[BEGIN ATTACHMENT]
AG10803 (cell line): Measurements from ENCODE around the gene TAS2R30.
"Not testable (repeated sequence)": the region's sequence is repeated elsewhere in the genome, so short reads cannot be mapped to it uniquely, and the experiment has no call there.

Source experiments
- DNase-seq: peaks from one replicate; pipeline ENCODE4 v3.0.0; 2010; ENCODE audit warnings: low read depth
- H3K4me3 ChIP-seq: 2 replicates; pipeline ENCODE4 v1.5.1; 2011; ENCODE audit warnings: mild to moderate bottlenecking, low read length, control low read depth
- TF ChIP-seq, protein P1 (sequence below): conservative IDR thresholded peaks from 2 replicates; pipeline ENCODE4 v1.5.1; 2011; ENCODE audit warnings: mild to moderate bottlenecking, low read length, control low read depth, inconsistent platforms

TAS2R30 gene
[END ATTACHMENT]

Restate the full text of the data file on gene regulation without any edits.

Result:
AG10803 (cell line): Measurements from ENCODE around the gene TAS2R30.
"Not testable (repeated sequence)": the region's sequence is repeated elsewhere in the genome, so short reads cannot be mapped to it uniquely, and the experiment has no call there.

Source experiments
- DNase-seq: peaks from one replicate; pipeline ENCODE4 v3.0.0; 2010; ENCODE audit warnings: low read depth
- H3K4me3 ChIP-seq: 2 replicates; pipeline ENCODE4 v1.5.1; 2011; ENCODE audit warnings: mild to moderate bottlenecking, low read length, control low read depth
- TF ChIP-seq, protein P1 (sequence below): conservative IDR thresholded peaks from 2 replicates; pipeline ENCODE4 v1.5.1; 2011; ENCODE audit warnings: mild to moderate bottlenecking, low read length, control low read depth, inconsistent platforms

TAS2R30 gene